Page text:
Sunday, November 16, 2014

You're never going to get over it

I'm wiping tears off my face right now.

The last time I shed tears was when my uncle, who was the doctor in charge of my father's treatments, announced to me that he had passed on.

Before then, the last time I remember shedding tears was in 2007, when my dad announced to me that my closest cousin, Ikemefuna Ezeokoye died at a car accident.

So why is tears streaming down my face now?

I was trying to decide if I should grow my dreadlocks again or not, then my thought wandered to what my father thought of it when he was alive.

He didn't like it. But he let me keep it anyway.

When I first started trying to grow the locks, my mum complained incessantly about it, but he always calms her down, while trying to make me see reasons to cut my hair. I didn't give in. In 2012, one Sunday morning, as I was waking, he came and handed me some money and said "go and cut your hair immediately after church today." I did without any hesitation. I knew pressure from my mum had forced him to do it and I didn't want to be the a cause of any issues between them.

So after cutting it, I moved out of home for good and went to grow my dreadlocks elsewhere.

When I had it on, every time we see, he says one or two things about how, as a gentleman I shouldn't be wearing dreadlocks, as it is usually associated with area boys. But he never tries to force me to cut it. When I took the Interswitch job and decided to cut my hair, he expressed his gladness. When I left the job and started growing the hair again, he just let me be.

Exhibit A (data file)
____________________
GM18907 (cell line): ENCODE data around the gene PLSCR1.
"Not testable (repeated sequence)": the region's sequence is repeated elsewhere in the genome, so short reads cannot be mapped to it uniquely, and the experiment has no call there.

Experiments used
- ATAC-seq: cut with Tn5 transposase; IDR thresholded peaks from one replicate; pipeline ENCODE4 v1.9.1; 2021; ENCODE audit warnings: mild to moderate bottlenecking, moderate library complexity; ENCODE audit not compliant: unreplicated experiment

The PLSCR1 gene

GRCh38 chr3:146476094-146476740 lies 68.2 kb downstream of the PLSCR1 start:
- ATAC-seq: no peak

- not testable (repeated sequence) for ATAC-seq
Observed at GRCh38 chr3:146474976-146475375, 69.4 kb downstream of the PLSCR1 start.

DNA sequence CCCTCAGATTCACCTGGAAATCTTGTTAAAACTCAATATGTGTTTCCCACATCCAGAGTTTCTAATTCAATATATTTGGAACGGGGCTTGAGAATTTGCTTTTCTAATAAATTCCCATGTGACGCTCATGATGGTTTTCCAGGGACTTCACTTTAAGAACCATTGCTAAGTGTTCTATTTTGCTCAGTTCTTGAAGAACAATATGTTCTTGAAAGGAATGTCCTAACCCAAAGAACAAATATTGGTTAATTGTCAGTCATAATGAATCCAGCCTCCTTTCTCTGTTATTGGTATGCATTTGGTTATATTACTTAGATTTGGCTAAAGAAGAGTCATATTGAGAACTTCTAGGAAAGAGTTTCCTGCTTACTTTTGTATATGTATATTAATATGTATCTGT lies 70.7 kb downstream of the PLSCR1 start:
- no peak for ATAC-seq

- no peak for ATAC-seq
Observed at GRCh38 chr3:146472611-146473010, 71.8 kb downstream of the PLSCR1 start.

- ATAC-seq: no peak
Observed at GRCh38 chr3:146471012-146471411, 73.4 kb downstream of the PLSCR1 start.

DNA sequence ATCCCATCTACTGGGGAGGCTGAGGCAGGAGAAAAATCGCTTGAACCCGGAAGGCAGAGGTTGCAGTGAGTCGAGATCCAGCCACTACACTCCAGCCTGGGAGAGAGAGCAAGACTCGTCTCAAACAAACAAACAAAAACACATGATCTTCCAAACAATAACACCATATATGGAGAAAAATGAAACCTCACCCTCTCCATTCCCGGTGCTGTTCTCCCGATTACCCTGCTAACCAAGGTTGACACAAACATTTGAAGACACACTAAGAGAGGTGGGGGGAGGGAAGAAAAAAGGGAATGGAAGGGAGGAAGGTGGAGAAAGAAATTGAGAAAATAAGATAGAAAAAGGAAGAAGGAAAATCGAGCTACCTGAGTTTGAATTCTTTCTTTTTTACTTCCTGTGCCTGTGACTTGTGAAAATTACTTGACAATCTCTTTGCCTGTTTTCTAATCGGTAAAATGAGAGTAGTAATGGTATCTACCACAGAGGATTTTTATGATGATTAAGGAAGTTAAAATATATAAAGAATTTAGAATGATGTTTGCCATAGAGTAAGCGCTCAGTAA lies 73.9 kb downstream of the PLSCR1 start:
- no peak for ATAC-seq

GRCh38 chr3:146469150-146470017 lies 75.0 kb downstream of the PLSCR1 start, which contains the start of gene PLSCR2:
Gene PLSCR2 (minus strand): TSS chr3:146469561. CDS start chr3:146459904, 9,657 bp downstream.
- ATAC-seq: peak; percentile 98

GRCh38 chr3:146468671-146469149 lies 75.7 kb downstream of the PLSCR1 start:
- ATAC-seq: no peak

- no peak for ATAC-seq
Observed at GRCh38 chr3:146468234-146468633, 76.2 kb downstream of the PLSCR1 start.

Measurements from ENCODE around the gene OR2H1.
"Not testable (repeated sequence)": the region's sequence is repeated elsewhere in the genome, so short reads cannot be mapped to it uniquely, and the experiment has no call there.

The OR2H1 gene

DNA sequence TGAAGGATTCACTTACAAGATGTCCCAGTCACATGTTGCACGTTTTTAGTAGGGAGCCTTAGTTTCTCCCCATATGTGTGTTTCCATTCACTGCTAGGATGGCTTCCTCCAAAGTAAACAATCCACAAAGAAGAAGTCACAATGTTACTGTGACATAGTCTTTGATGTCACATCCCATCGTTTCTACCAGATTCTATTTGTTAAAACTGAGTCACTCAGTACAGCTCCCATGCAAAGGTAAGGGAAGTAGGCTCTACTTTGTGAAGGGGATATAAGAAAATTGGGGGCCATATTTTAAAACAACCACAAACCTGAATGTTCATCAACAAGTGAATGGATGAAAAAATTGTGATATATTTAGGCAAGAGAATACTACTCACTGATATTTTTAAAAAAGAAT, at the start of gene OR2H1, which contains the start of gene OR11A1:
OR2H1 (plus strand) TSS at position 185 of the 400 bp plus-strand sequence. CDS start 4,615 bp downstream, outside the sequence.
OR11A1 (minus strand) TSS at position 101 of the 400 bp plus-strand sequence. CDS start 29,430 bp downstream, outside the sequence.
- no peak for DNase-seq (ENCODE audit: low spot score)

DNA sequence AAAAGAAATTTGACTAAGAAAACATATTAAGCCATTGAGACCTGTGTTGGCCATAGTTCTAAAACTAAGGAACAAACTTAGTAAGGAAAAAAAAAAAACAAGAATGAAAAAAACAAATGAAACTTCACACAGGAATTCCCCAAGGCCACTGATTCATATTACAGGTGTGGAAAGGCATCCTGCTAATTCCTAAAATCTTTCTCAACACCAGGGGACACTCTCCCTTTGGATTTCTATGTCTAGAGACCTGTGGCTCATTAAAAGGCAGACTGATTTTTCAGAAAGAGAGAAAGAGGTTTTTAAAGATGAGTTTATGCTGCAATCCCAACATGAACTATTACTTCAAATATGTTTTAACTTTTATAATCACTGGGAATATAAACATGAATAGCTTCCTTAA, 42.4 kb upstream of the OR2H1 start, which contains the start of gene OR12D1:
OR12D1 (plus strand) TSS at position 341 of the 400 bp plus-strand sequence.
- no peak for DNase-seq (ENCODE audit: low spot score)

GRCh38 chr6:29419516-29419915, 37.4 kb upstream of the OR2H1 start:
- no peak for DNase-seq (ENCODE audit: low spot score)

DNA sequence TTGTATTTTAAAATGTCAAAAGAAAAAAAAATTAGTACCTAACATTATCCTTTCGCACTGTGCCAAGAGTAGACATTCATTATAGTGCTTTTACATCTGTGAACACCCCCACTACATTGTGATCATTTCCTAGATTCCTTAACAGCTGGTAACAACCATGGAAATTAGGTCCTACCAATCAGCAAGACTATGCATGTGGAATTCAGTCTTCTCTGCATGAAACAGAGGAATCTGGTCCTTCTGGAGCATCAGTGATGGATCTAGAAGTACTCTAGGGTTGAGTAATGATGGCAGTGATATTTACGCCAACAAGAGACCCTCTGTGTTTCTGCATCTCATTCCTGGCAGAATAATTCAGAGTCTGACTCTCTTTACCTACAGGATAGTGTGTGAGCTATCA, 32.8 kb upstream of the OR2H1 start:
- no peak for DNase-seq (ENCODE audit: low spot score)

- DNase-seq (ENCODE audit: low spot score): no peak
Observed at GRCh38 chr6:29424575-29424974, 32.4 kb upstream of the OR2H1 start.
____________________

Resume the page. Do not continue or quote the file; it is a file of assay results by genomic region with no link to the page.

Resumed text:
The next time I had to cut it was when I had look normal, in honour of him, at his funeral.

That was the person he was. He won't force anyone to do something that they didn't want to do, especially once he believes that they have come of age. When we, his kids, were all going into the university, he expressed his deep desire to have a lawyer in his family. But none of us was interested. After saying it a few times he let it slide, but gave us his support nonetheless.


When I told my friend Temitope that my dad had passed on, she said,"You're never going to get over it". She had lost her father a couple of years back, so she knew what she was saying.

Now I wonder how many future decisions would bring back the memory of my father and make me wish he was still alive. I now need to learn to be a man about it and not shed tears like a baby whenever those memories come.

My father usually said: "When you look around and you don't see me anymore, what would I have taught you?"


I've decided that, in honor of my dad's memories, I'd not grow my dreadlocks anymore. I'd miss it and I'm sure my mum would be very happy (as I, and my dad, would like her to be).